When I treat my patients, I’m always looking for sources of inflammation because it’s the root of most chronic diseases, including autoimmune diseases like Hashimoto’s or MS. I’ve found that inflammation is often caused by five major environmental factors: our diets, a leaky gut, stress, toxins, and infections.
Changing the diet and healing the gut are big first steps in getting to the root of your health problem, but the gut isn’t the only place where persistent infections and toxins such as heavy metals can easily enter the bloodstream. There’s another major point of potential exposure: the mouth.
We tend to see human anatomy in terms of separate systems, with dental health as somehow distinct from the rest of the body. But there is no separation — infections and toxins in the mouth affect your health as a whole! So, what’s in your mouth?
A root canal is a common procedure in which a tooth’s nerve is killed, but the tooth itself is not removed. The dead tissue becomes a breeding ground for bacteria, specifically to the periodontal ligament, a hard to reach area of the tooth that is very difficult to flush out manually. Since the tooth no longer has a blood supply, neither immune cells nor antibiotics can reach the decaying tissue. The ongoing infection leads to inflammation, which stresses the immune system.
When wisdom teeth are removed, cavitations are a common complication. They can occur in the jaw after a tooth extraction, when gum tissue grows over the hollow area and bacteria begin to propagate. Bacteria within a cavitation again create inflammation and agitate the immune system.
Bridges and Retainers
If you have an autoimmune disease or another chronic health condition, you may be sensitive to certain foods, yes, but also to specific materials used in dentistry. Bridges and retainers for example, are usually made with stainless steel that contains nickel, a known allergen which can also activate the immune system.
Amalgam fillings are made with a mixture of copper, silver, and mercury. Mercury is incredibly toxic, and exposure to mercury has vast health consequences, including neurological symptoms, muscle weakness, and impaired vision. Dental amalgams emit mercury vapor, that can leach into your bloodstream.
If you’re unsure of whether or not you have amalgam fillings, just open your mouth and look: do you have fillings that look metallic? Don’t hesitate to talk to your dentist about removing them safely if you’re worried about your toxic burden.
A crown can actually exacerbate the effects of mercury when placed over a tooth with an amalgam filling. It can create an electric current that interferes with your own body’s natural electric current, which can create bizarre and uncomfortable auditory and sensory symptoms for those who are sensitive.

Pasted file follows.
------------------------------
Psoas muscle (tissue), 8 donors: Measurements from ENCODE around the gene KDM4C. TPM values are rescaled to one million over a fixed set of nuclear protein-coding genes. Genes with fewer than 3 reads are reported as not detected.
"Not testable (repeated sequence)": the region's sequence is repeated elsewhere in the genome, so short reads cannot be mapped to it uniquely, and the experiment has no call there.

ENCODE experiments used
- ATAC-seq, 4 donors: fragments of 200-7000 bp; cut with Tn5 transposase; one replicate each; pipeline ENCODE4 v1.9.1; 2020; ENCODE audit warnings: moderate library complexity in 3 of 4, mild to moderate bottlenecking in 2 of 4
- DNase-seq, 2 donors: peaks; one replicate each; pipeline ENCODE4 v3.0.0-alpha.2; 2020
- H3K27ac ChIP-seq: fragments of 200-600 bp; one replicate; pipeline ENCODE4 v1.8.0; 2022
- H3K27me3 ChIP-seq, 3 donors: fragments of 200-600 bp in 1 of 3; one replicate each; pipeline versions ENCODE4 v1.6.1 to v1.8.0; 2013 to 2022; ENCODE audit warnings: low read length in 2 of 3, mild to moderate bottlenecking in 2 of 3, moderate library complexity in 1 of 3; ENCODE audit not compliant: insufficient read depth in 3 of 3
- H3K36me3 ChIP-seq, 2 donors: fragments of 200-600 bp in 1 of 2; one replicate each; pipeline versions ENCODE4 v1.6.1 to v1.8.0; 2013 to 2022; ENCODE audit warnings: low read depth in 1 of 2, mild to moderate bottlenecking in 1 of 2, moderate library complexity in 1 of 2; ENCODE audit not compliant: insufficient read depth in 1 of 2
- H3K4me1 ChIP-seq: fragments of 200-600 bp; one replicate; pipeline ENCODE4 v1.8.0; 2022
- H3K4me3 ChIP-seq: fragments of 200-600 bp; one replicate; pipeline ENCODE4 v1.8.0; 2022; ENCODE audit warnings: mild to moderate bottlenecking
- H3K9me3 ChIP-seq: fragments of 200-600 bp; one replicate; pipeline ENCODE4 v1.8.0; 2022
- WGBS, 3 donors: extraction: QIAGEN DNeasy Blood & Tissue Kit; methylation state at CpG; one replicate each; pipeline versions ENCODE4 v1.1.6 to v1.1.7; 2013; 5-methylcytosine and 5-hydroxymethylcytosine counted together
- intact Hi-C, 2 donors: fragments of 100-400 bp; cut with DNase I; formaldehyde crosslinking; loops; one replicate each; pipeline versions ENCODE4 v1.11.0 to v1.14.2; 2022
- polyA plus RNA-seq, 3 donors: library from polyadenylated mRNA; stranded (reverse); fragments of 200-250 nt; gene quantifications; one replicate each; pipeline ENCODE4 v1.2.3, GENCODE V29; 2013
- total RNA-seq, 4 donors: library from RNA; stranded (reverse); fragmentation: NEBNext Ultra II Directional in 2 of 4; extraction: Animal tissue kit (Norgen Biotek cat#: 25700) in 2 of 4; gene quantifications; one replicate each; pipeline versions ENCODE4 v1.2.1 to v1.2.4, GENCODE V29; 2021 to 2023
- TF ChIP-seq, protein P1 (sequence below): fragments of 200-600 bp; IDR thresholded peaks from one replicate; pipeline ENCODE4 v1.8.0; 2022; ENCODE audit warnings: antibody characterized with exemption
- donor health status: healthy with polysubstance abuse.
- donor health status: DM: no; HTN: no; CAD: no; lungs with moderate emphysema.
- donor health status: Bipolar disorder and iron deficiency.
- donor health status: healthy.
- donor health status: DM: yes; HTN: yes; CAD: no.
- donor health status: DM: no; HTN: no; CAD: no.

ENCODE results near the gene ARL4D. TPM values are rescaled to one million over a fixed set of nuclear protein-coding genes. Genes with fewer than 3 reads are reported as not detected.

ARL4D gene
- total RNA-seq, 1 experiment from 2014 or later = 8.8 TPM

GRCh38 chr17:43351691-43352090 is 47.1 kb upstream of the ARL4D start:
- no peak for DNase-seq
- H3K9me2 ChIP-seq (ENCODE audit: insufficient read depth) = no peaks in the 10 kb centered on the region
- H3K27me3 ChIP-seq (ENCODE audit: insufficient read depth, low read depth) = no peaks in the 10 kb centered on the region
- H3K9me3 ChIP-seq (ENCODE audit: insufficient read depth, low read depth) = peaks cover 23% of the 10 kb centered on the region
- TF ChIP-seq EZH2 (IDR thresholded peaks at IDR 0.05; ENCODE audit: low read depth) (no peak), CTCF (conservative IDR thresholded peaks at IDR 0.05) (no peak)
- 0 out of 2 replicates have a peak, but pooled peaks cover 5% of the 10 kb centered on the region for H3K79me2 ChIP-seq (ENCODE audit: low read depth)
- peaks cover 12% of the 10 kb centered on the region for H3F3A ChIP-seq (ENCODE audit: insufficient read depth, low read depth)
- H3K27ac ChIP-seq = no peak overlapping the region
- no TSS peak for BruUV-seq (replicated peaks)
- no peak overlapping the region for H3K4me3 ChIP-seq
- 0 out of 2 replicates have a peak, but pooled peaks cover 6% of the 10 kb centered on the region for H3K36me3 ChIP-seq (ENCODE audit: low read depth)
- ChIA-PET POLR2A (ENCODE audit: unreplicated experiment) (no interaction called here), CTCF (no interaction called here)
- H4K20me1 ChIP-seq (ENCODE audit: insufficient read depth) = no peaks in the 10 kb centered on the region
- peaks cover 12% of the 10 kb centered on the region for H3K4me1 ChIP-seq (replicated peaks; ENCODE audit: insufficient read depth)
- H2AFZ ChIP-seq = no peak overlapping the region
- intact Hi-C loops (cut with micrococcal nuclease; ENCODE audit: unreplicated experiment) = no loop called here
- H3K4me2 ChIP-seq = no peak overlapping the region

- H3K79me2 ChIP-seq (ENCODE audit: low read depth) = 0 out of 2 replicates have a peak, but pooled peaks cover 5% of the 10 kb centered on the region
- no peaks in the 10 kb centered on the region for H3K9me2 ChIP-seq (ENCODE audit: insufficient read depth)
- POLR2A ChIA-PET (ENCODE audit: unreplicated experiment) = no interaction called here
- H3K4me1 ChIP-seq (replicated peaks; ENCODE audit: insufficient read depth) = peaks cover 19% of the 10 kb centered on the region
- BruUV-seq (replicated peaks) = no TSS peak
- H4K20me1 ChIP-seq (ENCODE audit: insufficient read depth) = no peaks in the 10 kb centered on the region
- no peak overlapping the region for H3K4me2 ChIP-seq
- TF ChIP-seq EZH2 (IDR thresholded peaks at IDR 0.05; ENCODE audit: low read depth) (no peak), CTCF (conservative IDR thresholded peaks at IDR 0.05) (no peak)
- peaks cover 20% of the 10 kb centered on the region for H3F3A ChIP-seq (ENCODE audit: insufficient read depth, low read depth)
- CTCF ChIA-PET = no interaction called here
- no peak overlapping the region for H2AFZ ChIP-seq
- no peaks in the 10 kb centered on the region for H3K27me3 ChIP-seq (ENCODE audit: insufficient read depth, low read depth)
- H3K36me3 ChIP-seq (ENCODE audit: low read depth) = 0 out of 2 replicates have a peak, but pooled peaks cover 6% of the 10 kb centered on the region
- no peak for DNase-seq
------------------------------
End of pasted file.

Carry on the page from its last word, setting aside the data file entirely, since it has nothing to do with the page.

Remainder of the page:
In general, gold fillings are preferable to amalgam fillings. But when gold is combined with other metals in your mouth, it too can create an electric current in your body. I have seen patients who complained of buzzing and ringing in their ears, only to find those symptoms resolved when their metal dental work was taken out.
A Functional Medicine Approach to Dentistry
In biological dentistry, an emphasis is placed on only using materials which are compatible with the patient’s body. Each person is different when it comes to what materials they can tolerate and how well they get rid of toxins like mercury. In my clinic, I run tests to see which foods my patients are reactive to; a biological dentist may test your blood to find out which materials are incompatible with you, most often with Clifford Materials Reactivity Testing (CMRT).
If you have fibromyalgia, lupus, rheumatoid arthritis, or another chronic condition, your immune system is already in overdrive, and incompatible materials in your mouth or infections could be adding more stress. If you have amalgam fillings or other dental work, or suspect that you have an infection, make sure a biological dentist is correcting the problem for you. They are trained in the safe removal of previous dental work. A conventional dentist might be able to remove your fillings, but they could endanger you or themselves more by not taking the necessary precautions or disposing of the material properly. Listen to my podcast with biological dentist Stuart Nunnally, DDS, for key questions you can ask your dentist, or check out my interview with him and 38 other autoimmune experts from The Autoimmune Summit.
Remember, what’s in your mouth does affect the rest of your body. If you haven’t achieved the level of health you want and deserve, it could be the missing piece of the puzzle for you.
To find a biological dentist, you can search for one in your area at www.IAOMT.com, The International Academy of Oral Medicine & Toxicology.
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Note: PLEASE consult with your doctor before making any changes to your diet or medications. The material on this site is provided for educational purposes only, and is not to be used for medical advice, diagnosis or treatment.